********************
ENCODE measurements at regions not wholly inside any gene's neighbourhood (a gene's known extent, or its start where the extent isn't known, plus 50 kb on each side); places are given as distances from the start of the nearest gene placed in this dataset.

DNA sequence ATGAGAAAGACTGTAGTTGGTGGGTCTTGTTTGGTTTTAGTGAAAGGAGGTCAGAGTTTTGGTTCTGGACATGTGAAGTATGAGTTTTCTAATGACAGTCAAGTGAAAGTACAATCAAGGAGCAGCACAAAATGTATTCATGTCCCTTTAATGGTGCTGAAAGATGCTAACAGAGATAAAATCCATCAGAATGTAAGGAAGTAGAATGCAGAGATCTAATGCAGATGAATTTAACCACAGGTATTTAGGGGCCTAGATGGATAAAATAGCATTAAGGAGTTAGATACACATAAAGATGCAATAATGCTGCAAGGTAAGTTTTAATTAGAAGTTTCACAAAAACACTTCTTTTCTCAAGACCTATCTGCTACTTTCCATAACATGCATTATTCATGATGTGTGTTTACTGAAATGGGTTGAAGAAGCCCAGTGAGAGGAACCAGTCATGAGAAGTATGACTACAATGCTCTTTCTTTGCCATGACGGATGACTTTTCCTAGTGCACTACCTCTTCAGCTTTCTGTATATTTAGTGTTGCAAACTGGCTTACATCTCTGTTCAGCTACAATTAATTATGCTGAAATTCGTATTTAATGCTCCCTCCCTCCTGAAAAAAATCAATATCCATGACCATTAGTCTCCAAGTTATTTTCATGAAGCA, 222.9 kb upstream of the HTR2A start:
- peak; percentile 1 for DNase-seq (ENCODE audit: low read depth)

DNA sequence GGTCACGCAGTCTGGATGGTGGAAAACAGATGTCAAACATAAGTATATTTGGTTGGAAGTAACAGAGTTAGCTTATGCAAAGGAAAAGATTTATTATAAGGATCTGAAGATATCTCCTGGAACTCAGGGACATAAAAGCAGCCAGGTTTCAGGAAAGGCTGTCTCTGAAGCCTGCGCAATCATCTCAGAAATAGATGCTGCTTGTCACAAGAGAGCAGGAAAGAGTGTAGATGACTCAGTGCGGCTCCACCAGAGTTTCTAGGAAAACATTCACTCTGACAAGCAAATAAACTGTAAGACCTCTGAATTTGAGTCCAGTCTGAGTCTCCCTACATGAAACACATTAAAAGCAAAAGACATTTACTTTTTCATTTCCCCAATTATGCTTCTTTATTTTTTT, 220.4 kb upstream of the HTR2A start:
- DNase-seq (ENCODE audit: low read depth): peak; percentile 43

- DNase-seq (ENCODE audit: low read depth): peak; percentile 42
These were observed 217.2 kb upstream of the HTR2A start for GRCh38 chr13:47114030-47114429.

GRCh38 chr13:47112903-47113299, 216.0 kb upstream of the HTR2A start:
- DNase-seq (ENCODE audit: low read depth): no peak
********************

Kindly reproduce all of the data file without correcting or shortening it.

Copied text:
ENCODE measurements at regions not wholly inside any gene's neighbourhood (a gene's known extent, or its start where the extent isn't known, plus 50 kb on each side); places are given as distances from the start of the nearest gene placed in this dataset.

DNA sequence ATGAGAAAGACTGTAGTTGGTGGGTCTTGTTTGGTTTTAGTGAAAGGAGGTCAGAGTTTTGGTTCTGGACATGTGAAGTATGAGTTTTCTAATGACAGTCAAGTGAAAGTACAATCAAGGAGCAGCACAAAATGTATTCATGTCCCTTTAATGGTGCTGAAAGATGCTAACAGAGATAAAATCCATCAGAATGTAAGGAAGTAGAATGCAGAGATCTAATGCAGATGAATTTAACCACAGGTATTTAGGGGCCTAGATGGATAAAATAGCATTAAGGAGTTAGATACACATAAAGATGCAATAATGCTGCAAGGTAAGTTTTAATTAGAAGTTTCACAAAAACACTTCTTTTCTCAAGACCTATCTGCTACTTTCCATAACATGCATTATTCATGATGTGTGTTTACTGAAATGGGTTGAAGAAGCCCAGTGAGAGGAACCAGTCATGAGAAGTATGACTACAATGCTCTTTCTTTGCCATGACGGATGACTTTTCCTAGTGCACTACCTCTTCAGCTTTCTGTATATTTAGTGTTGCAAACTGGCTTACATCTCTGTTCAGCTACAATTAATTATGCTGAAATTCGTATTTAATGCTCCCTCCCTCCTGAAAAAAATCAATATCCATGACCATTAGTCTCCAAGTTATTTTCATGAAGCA, 222.9 kb upstream of the HTR2A start:
- peak; percentile 1 for DNase-seq (ENCODE audit: low read depth)

DNA sequence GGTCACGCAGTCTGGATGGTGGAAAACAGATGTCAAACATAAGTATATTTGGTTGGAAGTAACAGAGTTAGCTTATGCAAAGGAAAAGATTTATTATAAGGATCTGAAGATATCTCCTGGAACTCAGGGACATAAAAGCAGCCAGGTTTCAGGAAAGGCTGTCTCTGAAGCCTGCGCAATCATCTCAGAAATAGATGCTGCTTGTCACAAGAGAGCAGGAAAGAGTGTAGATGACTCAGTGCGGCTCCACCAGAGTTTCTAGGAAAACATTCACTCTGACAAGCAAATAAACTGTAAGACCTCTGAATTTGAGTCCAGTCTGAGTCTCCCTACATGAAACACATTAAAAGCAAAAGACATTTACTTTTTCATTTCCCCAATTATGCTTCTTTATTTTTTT, 220.4 kb upstream of the HTR2A start:
- DNase-seq (ENCODE audit: low read depth): peak; percentile 43

- DNase-seq (ENCODE audit: low read depth): peak; percentile 42
These were observed 217.2 kb upstream of the HTR2A start for GRCh38 chr13:47114030-47114429.

GRCh38 chr13:47112903-47113299, 216.0 kb upstream of the HTR2A start:
- DNase-seq (ENCODE audit: low read depth): no peak